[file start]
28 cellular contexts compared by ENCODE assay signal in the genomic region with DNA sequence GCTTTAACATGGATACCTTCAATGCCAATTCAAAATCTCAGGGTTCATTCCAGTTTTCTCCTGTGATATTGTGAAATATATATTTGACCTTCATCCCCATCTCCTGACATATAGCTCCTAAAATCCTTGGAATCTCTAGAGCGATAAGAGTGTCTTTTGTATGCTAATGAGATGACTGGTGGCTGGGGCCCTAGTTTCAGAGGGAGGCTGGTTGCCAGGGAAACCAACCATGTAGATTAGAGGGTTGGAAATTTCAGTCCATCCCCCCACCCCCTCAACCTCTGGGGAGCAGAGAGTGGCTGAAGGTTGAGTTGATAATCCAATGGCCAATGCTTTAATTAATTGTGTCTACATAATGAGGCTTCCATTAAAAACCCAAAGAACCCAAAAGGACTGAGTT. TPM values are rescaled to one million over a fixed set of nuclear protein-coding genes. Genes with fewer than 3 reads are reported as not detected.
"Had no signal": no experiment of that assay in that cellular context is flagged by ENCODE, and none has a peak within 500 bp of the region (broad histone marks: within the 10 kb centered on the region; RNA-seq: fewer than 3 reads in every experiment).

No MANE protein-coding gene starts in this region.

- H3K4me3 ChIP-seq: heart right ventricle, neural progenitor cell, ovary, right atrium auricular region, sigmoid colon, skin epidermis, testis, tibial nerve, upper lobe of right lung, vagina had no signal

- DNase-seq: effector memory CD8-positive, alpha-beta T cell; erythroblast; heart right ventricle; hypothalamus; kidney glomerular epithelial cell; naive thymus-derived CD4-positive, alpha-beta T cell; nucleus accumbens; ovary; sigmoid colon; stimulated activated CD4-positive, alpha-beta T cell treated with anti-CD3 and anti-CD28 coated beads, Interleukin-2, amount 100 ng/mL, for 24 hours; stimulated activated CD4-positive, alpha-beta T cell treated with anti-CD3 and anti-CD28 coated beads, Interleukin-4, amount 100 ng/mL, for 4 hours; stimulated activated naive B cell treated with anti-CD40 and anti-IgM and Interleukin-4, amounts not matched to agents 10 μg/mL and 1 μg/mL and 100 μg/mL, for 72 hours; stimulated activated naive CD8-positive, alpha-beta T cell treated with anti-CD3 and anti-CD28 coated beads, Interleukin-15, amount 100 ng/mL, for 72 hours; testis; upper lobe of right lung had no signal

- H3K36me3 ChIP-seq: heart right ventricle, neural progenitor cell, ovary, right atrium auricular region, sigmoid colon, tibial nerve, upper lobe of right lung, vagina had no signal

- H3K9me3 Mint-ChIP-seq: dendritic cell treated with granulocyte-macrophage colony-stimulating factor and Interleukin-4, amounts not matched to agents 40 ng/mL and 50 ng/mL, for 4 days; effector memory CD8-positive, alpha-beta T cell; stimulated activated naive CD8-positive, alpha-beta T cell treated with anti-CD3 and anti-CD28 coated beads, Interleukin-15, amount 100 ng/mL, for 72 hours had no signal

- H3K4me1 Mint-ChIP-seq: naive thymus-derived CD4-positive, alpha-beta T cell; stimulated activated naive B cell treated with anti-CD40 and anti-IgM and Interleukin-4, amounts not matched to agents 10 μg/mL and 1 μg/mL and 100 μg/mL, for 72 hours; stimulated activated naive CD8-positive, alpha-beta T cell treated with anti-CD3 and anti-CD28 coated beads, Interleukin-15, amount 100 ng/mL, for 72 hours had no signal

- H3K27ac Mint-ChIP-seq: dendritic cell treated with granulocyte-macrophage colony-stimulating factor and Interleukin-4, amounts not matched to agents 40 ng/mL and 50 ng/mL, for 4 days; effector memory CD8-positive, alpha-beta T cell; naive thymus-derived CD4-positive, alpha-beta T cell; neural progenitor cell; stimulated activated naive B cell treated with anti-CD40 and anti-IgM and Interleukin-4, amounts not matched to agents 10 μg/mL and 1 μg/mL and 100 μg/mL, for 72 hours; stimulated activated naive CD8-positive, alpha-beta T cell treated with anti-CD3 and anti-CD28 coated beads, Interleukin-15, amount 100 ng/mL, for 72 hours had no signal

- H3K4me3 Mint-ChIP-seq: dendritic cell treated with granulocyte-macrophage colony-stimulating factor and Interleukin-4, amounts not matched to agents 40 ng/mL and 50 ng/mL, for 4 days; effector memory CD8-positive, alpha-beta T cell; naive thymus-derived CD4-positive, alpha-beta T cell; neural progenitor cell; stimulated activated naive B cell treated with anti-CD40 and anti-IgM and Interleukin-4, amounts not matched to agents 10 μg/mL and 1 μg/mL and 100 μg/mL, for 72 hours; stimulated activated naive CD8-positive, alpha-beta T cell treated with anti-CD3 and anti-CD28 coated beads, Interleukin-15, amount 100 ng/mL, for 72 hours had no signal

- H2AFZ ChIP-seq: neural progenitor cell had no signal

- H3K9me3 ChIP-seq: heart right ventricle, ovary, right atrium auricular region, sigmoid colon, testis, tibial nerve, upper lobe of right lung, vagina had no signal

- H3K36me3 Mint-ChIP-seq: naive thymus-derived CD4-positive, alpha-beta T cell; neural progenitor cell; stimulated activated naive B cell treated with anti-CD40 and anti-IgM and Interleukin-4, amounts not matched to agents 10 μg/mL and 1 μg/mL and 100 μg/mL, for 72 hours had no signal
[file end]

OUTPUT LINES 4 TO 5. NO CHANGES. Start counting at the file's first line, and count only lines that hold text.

- H3K4me3 ChIP-seq: heart right ventricle, neural progenitor cell, ovary, right atrium auricular region, sigmoid colon, skin epidermis, testis, tibial nerve, upper lobe of right lung, vagina had no signal

- DNase-seq: effector memory CD8-positive, alpha-beta T cell; erythroblast; heart right ventricle; hypothalamus; kidney glomerular epithelial cell; naive thymus-derived CD4-positive, alpha-beta T cell; nucleus accumbens; ovary; sigmoid colon; stimulated activated CD4-positive, alpha-beta T cell treated with anti-CD3 and anti-CD28 coated beads, Interleukin-2, amount 100 ng/mL, for 24 hours; stimulated activated CD4-positive, alpha-beta T cell treated with anti-CD3 and anti-CD28 coated beads, Interleukin-4, amount 100 ng/mL, for 4 hours; stimulated activated naive B cell treated with anti-CD40 and anti-IgM and Interleukin-4, amounts not matched to agents 10 μg/mL and 1 μg/mL and 100 μg/mL, for 72 hours; stimulated activated naive CD8-positive, alpha-beta T cell treated with anti-CD3 and anti-CD28 coated beads, Interleukin-15, amount 100 ng/mL, for 72 hours; testis; upper lobe of right lung had no signal